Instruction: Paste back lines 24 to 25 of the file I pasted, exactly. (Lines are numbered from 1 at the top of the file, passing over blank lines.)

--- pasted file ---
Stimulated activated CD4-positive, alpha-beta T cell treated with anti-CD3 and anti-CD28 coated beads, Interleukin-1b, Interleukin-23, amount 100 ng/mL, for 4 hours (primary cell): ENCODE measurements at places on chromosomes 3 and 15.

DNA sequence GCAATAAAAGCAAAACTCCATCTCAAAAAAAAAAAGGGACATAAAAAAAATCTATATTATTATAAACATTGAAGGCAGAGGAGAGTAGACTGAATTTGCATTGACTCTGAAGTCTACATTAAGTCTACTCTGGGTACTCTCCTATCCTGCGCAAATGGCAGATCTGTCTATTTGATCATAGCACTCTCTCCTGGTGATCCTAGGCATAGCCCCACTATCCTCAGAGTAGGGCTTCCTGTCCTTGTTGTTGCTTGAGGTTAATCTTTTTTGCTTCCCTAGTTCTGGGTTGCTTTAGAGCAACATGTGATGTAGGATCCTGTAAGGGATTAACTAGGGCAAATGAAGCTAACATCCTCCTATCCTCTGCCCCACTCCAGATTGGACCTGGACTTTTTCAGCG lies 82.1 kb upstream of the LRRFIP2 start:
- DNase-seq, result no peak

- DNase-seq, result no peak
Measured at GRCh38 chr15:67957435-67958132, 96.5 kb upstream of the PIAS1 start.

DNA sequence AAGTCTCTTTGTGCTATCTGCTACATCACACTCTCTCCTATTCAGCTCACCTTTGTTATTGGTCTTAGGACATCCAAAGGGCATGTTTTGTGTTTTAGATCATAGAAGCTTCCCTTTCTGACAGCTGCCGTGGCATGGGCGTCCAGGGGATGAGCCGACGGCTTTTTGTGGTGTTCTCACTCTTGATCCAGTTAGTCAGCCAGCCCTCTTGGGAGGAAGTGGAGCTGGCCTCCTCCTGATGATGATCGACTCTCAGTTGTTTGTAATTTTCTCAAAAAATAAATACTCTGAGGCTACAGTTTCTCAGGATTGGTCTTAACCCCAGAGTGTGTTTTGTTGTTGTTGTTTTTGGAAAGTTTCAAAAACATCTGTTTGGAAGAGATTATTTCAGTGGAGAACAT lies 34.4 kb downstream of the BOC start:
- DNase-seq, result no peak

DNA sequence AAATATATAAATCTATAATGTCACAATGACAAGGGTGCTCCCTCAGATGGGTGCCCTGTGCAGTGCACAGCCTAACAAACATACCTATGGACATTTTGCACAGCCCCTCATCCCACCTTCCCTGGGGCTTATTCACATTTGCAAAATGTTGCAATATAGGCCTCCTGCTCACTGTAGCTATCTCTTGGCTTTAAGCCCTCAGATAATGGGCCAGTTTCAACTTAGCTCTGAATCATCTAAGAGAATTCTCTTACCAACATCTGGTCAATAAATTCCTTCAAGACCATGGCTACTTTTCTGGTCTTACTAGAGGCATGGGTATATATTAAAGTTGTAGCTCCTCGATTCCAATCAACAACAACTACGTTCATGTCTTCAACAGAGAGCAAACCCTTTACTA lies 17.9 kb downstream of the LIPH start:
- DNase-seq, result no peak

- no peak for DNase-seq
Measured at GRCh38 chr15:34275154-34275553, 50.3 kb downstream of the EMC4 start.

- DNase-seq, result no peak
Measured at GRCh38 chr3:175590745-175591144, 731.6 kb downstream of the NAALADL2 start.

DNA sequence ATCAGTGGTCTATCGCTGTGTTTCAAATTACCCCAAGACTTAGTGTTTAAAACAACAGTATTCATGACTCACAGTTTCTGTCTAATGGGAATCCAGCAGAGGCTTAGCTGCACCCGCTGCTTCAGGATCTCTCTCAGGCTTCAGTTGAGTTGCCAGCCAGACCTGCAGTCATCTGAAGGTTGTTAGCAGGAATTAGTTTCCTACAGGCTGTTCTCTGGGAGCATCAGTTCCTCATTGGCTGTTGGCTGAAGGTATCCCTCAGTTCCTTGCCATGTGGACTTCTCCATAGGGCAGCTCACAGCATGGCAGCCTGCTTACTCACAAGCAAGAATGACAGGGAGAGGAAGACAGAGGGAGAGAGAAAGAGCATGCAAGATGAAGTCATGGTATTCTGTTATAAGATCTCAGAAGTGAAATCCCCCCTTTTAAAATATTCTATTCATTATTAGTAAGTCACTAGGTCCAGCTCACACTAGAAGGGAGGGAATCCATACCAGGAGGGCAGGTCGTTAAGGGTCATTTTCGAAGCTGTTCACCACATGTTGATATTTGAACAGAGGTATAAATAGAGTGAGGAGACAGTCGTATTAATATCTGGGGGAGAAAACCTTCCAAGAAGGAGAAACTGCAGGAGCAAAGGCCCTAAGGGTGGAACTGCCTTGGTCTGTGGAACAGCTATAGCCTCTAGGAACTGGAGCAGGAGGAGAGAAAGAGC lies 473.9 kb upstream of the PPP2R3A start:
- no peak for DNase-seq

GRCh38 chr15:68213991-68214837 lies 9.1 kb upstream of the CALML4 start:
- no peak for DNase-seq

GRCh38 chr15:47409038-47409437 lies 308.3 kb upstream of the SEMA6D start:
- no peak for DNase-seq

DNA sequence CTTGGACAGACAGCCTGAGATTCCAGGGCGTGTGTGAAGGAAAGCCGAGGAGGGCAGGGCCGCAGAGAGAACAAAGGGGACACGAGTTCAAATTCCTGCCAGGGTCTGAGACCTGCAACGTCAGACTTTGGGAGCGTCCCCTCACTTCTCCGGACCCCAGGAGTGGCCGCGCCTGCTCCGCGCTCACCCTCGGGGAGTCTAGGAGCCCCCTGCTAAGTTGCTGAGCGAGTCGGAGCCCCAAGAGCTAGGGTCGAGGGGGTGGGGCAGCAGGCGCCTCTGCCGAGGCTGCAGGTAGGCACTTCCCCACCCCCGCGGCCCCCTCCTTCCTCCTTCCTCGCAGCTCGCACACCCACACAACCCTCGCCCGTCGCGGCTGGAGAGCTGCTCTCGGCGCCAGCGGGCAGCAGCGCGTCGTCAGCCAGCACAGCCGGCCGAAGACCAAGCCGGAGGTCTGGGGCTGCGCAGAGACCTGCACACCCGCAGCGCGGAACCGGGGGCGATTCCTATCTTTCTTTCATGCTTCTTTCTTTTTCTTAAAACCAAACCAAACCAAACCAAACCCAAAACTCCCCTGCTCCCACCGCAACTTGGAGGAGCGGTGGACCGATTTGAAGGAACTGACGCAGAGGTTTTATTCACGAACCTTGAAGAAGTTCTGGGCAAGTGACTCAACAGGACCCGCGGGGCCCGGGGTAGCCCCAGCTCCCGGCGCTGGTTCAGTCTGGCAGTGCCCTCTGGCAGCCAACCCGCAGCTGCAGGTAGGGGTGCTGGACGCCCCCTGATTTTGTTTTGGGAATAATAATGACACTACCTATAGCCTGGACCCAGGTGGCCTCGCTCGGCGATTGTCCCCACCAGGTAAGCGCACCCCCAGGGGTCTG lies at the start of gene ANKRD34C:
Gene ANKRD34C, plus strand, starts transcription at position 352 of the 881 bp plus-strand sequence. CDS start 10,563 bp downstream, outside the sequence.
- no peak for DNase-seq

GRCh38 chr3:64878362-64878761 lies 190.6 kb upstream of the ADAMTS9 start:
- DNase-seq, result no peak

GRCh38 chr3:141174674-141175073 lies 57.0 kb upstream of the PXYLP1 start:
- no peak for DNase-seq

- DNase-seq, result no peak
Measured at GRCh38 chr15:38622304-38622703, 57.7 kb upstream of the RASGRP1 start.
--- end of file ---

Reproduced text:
- DNase-seq, result no peak

GRCh38 chr3:141174674-141175073 lies 57.0 kb upstream of the PXYLP1 start: